Dig her grave both wide and deep, lay tombstones at her head and feet,
And on her grave Sweet William grow, to show she loved her William so.

A highly popular song that goes under numerous titles, including Father, Father Build Me a Boat, Captain, Captain Tell me True, My Boy Willie, My Sailor Lad, The Sailor Boy, A Sailor's Life and The Sailor's Trade is a Weary Life. It would seem to have started life at the end of the 18th century (although at least one version mentions the bombardment of Cartagena, Colombia, during Admiral Vernon's 1740 expedition, so it may be earlier) and was printed in London at the beginning of the 19th century by both Pitts and Evans. Other available recordings include those by Norman Perks (Avon) on Veteran VTC5CD and Maggy Murphy (Fermanagh) on Veteran VT134CD.

Song transcribed by John Howson

Song notes: Mike Yates































































The Wanderer's Warning

I'm riding along on a freight train,
Bound for nobody knows where.
I ran off from home just this morning,
My heart was heavy with care.

I quarreled with my old father,
Because of the thing I had done.
He called me a drunkard and a gambler,
Not fit to be called his son.

I cursed and swore at my father,
And told him his words were a lie.
I packed all my things in a bundle,
And went to tell mother goodbye.

My poor mother broke down a-crying,
"Son, oh my son, don't leave -
Your poor mothers heart will be broken,
And all my life long, I will grieve."

She kissed me and called me her darling,
And around me her arms she did throw.
I'll never forget that sad parting,
As I said, "Mother dear, I must go."

As I ride along on this freight train,
My mother's voice I can hear,
Crying, "Oh son, don't leave me,
It's more than my poor heart can bear."

I know she'll be there by the window,
Day after day as I roam,
Watching and waiting and praying,
For her boy, who will never come home.

So boys, take this wanderer's warning,
And don't break your poor mother's heart.
Stay by her side - she will need you,
And let nothing take you apart.

An American song recorded in 1929 by Carson Robison & Frank Luther (under the alias of Bud Billing) and in 1933 by Kenneth Houchins. Viv's version probably stems, indirectly, from the 'Bud Billing' version that was issued in England on both the Zonophone and Regal Zonophone labels (Zo 5422 and RZ 5422 respectively) and in Ireland on the Irish Regal Zonophone label (Iz322).

Song transcribed by John Howson

Song notes: Mike Yates































































The Broomfield Wager


“A wager, a wager, a wager it shall be,
I will bet twenty guineas to your pound,
That I will go to that bonny greenwood tree,
And a maiden return safe back at home.”

But when she got there to that bonny greenwood tree,
She found her lover sleeping on the ground.
Nine times she walked around the soles of his feet,
And three times she kissed his red and rosy cheeks,
Three times she kissed his red and rosy cheeks,
As he lay a-sleeping on the ground.

She took off the ring from her tiny finger small,
And she laid it on his lily white hand.
It was just to let him know she'd been there and gone again,
A maiden returned back safe at home.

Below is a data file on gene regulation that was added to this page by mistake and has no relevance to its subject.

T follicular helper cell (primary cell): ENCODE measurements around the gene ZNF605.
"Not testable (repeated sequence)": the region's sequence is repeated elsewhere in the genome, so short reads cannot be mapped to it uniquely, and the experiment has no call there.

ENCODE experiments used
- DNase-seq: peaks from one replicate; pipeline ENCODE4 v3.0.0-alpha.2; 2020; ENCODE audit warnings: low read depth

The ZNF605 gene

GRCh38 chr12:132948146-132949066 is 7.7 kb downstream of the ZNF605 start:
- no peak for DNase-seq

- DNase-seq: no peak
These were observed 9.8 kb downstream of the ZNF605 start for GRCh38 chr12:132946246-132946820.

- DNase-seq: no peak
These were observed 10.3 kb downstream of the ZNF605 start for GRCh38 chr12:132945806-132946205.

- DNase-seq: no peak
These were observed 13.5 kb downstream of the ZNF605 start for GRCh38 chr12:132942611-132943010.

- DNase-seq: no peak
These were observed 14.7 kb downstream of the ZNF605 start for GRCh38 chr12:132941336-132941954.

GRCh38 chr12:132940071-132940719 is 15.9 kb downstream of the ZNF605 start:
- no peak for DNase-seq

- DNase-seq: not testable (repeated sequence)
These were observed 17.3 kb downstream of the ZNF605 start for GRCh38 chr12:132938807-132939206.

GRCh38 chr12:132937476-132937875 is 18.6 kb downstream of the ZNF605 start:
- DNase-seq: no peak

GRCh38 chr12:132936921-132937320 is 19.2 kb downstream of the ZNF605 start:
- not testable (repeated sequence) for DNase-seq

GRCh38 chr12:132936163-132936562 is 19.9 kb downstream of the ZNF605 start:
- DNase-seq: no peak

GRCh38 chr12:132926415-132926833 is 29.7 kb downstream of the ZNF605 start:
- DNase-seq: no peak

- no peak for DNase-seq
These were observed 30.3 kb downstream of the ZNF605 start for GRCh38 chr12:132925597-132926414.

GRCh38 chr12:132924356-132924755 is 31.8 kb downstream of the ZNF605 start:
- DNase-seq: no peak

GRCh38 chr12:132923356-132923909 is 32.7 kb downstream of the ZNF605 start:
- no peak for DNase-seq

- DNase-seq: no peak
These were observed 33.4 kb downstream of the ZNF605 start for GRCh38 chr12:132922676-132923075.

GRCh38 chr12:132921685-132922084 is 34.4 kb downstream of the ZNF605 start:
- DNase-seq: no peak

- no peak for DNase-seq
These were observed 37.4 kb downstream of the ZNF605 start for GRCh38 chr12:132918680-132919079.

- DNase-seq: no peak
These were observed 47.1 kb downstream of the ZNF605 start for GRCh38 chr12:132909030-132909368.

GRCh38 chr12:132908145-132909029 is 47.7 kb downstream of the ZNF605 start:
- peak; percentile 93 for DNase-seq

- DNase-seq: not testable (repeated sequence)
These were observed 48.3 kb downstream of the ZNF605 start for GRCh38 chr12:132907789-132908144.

But when he awoke he thought he'd been in a dream,
Or else it was a token I am sure.
“But where had you been to my little greyhound dog,
And why hadn't you awoke me before?
For that girl I would have killed, and her blood I would have spilled,
And her body would go floating down the tide.”

What a hard-hearted young man, hard-hearted you must be,
You must have had a heart of any stone -
For to say that you would murder that fair and pretty maid,
When she doted the ground that you walked on.

Now where has he gone to the Lord above can tell,
His body may be buried in the deep,
But nine months after that young man returned,
He was riding in his carriage and pair.
“Now if you don't consent that he's for to marry me,
Into jail I will have you close confined.

For I am a girl who can tell you where and when,
And the very first hour of the time.
It was in your garden ‘neath that red and rosy bush.
Just as the village clock was striking nine.”

The Broomfield Wager is a ballad with ancient antecedents. In the story a knight bets a young girl that she cannot spend a night with him in the broomfield without losing her virginity. Clearly, if the knight is asleep, then nothing can happen to the girl. But how to make him sleep? In the following verses, taken from Sir Walter Scott's Minstrelsy of the Scottish Borders (1803), we find an element of magic that also occurs in other European versions of the ballad.

Up then spake a witch-woman,
Ay from the room aboon:
'O ye may gang to the Broomfield Hill,
And yet come maiden hame.'

'Take ye the blossom of the broom,
The blossom it smells sweet,
And strew it at your true-love's head,
And likewise at his feet.'

Professor Child cites versions from Scandinavia and Iceland in which the knight is sent to sleep by the use of runes. And he gives further examples from as far away as Italy and Greece. The ballad remained popular in Britain, thanks to broadsides printed in the 18th and 19th centuries, and Cecil Sharp collected no fewer than thirteen versions at the beginning of the 20th century. The ballad has always remained popular with Gypsies and Alice E. Gillington included one set in her book ‘Songs of the Open Road’ (1911). Several  other recent singers, including George Dunn, Walter Pardon, Caroline Hughes, Jean Orchard, George 'Pop' Maynard, Cyril Poacher and Gordon Hall, also knew the piece.

Song transcribed by John Howson

Song notes: Mike Yates



























































The Irishman's Shamrock